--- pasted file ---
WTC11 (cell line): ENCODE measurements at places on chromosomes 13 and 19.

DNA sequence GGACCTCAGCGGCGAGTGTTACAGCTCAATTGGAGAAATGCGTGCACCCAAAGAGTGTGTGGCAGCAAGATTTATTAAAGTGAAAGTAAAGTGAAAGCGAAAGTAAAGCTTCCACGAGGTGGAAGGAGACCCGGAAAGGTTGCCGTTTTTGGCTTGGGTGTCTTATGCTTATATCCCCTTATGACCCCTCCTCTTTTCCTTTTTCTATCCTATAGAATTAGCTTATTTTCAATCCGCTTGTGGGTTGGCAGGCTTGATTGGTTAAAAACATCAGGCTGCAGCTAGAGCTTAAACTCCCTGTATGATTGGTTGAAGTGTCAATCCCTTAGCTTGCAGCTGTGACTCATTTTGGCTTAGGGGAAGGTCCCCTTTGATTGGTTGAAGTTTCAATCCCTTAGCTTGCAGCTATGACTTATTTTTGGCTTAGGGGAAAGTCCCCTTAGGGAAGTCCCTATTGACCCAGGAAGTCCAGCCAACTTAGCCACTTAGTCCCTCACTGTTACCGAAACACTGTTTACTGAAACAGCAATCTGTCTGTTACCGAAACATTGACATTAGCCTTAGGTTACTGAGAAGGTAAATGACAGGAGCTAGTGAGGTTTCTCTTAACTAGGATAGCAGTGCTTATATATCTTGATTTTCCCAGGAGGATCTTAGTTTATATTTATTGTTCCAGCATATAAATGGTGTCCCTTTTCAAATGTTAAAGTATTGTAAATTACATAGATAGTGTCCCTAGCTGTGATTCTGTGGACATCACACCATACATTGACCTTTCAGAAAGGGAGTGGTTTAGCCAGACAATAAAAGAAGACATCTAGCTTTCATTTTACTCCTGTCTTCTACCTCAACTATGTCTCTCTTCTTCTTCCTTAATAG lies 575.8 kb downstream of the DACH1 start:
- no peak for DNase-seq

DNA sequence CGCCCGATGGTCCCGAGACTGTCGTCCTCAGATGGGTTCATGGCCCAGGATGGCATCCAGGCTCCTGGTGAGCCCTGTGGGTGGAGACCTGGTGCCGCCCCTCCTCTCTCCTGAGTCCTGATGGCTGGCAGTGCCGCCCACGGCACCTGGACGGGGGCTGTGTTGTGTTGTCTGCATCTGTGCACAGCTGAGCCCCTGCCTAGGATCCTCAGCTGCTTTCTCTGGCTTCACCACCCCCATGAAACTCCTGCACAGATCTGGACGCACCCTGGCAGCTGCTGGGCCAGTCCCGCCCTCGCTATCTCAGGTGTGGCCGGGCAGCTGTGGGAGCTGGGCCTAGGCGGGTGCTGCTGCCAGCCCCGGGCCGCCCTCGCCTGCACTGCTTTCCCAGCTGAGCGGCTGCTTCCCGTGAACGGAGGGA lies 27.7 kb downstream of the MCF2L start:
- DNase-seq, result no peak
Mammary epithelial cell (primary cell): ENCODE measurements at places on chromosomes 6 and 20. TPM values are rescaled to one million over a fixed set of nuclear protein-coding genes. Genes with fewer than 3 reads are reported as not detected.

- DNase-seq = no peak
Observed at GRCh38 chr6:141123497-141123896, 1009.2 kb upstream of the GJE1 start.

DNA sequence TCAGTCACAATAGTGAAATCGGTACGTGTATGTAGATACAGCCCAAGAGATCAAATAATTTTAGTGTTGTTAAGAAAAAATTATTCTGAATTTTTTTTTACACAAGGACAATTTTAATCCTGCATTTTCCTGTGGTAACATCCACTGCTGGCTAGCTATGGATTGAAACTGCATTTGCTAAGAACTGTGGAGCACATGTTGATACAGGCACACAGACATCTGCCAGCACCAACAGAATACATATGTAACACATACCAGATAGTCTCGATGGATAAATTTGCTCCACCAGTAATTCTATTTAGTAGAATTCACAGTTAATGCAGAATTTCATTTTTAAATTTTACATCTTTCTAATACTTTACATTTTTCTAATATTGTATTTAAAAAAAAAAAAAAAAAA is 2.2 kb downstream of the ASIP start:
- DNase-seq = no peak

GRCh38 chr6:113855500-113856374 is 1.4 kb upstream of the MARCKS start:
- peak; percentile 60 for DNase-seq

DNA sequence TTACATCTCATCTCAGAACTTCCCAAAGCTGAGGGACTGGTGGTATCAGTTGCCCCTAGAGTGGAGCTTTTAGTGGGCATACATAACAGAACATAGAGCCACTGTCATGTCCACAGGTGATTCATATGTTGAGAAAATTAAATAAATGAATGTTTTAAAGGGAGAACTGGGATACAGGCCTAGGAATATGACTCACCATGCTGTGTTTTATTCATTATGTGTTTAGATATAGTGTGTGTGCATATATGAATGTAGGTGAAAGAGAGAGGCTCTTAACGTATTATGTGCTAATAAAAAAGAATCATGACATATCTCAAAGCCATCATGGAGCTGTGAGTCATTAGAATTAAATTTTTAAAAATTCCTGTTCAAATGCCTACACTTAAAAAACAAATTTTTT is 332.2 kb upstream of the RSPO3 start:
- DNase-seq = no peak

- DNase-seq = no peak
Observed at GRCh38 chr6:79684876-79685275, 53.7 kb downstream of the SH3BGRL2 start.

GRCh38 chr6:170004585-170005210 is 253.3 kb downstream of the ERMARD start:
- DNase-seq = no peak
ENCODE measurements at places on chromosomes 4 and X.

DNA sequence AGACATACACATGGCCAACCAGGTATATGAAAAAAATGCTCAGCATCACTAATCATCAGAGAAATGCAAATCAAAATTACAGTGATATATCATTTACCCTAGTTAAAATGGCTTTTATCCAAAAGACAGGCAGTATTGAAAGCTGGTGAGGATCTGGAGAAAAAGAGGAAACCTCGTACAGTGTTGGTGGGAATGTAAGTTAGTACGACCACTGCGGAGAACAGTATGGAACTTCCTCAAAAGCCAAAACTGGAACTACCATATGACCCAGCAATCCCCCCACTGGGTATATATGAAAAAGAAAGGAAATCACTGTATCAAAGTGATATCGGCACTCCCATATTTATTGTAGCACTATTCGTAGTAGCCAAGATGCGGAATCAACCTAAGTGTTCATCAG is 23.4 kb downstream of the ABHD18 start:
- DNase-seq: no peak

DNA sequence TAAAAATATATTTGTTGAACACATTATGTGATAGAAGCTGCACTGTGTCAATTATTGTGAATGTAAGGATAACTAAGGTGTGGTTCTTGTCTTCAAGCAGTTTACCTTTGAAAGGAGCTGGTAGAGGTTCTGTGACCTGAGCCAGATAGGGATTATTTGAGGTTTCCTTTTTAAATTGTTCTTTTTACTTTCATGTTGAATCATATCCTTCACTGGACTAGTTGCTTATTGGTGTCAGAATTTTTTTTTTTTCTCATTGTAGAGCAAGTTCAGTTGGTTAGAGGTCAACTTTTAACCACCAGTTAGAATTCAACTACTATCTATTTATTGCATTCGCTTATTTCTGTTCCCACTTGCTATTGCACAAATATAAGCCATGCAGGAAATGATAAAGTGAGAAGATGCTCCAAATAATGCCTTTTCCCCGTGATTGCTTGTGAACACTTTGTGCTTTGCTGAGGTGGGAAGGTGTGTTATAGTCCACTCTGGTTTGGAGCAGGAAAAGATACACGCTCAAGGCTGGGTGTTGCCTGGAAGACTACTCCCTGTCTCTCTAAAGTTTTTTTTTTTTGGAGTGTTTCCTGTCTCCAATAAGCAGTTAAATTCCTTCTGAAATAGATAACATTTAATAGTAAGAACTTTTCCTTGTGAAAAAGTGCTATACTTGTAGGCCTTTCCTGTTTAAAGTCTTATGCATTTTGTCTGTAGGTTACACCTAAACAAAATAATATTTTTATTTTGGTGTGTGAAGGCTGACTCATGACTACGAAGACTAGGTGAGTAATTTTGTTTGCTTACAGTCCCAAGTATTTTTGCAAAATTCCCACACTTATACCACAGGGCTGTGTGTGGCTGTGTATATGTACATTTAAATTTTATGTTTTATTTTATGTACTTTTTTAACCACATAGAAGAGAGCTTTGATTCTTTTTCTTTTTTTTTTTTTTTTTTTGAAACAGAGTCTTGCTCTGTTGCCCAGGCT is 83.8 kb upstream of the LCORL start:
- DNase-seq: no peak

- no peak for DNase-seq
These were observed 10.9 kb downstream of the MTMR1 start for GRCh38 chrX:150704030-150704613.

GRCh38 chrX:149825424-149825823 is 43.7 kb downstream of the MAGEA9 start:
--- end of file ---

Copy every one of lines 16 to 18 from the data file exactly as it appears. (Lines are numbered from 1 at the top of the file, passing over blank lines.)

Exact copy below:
Observed at GRCh38 chr6:79684876-79685275, 53.7 kb downstream of the SH3BGRL2 start.

GRCh38 chr6:170004585-170005210 is 253.3 kb downstream of the ERMARD start:
- DNase-seq = no peak